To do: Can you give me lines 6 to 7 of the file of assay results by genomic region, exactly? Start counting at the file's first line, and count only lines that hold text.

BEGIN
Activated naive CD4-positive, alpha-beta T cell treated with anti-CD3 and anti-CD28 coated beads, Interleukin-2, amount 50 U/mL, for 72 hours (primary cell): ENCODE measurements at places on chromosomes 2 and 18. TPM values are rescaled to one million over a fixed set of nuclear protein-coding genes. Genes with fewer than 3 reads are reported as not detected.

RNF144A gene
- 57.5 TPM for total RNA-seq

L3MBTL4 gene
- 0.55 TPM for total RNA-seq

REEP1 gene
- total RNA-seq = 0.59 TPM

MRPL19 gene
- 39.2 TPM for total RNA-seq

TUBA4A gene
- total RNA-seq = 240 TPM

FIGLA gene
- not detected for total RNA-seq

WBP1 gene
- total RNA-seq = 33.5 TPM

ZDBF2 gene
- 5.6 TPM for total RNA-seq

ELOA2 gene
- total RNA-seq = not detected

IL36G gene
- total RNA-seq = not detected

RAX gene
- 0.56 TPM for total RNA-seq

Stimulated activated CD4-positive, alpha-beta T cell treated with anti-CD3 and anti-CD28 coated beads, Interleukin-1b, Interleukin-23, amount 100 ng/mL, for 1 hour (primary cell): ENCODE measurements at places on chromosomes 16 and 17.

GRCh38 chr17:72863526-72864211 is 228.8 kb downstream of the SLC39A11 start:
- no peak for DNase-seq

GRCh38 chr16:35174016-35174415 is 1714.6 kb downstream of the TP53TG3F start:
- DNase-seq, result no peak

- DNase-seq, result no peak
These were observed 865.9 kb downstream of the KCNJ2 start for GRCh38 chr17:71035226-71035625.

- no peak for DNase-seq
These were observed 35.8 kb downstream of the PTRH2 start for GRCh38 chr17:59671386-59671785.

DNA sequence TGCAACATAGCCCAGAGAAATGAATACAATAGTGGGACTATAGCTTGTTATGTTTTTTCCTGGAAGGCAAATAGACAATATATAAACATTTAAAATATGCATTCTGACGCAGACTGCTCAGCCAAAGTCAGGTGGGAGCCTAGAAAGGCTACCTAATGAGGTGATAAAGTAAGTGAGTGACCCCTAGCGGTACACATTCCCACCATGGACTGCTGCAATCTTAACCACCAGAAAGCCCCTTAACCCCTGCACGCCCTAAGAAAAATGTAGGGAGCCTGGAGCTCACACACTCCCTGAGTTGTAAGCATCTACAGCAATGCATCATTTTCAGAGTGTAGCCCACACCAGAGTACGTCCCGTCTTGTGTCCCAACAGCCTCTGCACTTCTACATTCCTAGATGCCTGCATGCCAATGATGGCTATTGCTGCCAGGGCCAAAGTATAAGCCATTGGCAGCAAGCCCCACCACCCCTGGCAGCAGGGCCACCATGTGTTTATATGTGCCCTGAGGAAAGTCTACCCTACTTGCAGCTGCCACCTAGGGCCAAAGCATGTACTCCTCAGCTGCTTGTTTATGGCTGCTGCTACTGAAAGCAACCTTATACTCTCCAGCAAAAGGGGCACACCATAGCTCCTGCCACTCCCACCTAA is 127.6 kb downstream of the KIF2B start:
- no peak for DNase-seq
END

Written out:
REEP1 gene
- total RNA-seq = 0.59 TPM